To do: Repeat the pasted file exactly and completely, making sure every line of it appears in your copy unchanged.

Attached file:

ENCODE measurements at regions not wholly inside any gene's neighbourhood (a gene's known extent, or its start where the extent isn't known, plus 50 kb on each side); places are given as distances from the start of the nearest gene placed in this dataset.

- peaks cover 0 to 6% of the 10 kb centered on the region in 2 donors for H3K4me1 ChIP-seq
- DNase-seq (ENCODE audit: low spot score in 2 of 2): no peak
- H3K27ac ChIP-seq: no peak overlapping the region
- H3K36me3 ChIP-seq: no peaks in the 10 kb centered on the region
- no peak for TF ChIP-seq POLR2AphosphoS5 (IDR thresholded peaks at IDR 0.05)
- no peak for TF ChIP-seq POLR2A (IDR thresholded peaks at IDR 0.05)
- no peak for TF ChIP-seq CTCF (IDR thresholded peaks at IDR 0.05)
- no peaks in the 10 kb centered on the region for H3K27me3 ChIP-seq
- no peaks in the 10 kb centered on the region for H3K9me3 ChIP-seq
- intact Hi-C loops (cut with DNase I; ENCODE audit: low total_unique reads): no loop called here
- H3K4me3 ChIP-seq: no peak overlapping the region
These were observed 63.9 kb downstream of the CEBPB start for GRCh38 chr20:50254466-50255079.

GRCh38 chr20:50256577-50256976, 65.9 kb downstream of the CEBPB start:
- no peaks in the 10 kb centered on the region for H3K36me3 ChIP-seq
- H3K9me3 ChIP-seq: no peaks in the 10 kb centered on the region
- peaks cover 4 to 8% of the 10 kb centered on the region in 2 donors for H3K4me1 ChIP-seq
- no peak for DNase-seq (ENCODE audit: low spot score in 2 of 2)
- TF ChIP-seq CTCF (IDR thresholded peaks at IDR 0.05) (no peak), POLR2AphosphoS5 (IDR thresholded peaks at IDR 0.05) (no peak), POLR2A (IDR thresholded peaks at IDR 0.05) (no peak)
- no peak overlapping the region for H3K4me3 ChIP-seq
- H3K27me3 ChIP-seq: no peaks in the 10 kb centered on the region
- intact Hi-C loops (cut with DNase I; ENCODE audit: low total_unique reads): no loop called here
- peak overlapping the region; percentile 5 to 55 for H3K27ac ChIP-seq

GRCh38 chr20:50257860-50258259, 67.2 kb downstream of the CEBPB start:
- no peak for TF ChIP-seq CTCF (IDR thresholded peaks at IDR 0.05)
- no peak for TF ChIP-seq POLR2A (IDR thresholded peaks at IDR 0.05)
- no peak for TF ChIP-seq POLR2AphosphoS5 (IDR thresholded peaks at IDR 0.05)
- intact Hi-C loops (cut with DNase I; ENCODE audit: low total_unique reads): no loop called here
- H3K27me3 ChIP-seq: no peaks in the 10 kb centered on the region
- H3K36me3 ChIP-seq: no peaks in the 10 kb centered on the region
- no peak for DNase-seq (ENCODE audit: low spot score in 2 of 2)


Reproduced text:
ENCODE measurements at regions not wholly inside any gene's neighbourhood (a gene's known extent, or its start where the extent isn't known, plus 50 kb on each side); places are given as distances from the start of the nearest gene placed in this dataset.

- peaks cover 0 to 6% of the 10 kb centered on the region in 2 donors for H3K4me1 ChIP-seq
- DNase-seq (ENCODE audit: low spot score in 2 of 2): no peak
- H3K27ac ChIP-seq: no peak overlapping the region
- H3K36me3 ChIP-seq: no peaks in the 10 kb centered on the region
- no peak for TF ChIP-seq POLR2AphosphoS5 (IDR thresholded peaks at IDR 0.05)
- no peak for TF ChIP-seq POLR2A (IDR thresholded peaks at IDR 0.05)
- no peak for TF ChIP-seq CTCF (IDR thresholded peaks at IDR 0.05)
- no peaks in the 10 kb centered on the region for H3K27me3 ChIP-seq
- no peaks in the 10 kb centered on the region for H3K9me3 ChIP-seq
- intact Hi-C loops (cut with DNase I; ENCODE audit: low total_unique reads): no loop called here
- H3K4me3 ChIP-seq: no peak overlapping the region
These were observed 63.9 kb downstream of the CEBPB start for GRCh38 chr20:50254466-50255079.

GRCh38 chr20:50256577-50256976, 65.9 kb downstream of the CEBPB start:
- no peaks in the 10 kb centered on the region for H3K36me3 ChIP-seq
- H3K9me3 ChIP-seq: no peaks in the 10 kb centered on the region
- peaks cover 4 to 8% of the 10 kb centered on the region in 2 donors for H3K4me1 ChIP-seq
- no peak for DNase-seq (ENCODE audit: low spot score in 2 of 2)
- TF ChIP-seq CTCF (IDR thresholded peaks at IDR 0.05) (no peak), POLR2AphosphoS5 (IDR thresholded peaks at IDR 0.05) (no peak), POLR2A (IDR thresholded peaks at IDR 0.05) (no peak)
- no peak overlapping the region for H3K4me3 ChIP-seq
- H3K27me3 ChIP-seq: no peaks in the 10 kb centered on the region
- intact Hi-C loops (cut with DNase I; ENCODE audit: low total_unique reads): no loop called here
- peak overlapping the region; percentile 5 to 55 for H3K27ac ChIP-seq

GRCh38 chr20:50257860-50258259, 67.2 kb downstream of the CEBPB start:
- no peak for TF ChIP-seq CTCF (IDR thresholded peaks at IDR 0.05)
- no peak for TF ChIP-seq POLR2A (IDR thresholded peaks at IDR 0.05)
- no peak for TF ChIP-seq POLR2AphosphoS5 (IDR thresholded peaks at IDR 0.05)
- intact Hi-C loops (cut with DNase I; ENCODE audit: low total_unique reads): no loop called here
- H3K27me3 ChIP-seq: no peaks in the 10 kb centered on the region
- H3K36me3 ChIP-seq: no peaks in the 10 kb centered on the region
- no peak for DNase-seq (ENCODE audit: low spot score in 2 of 2)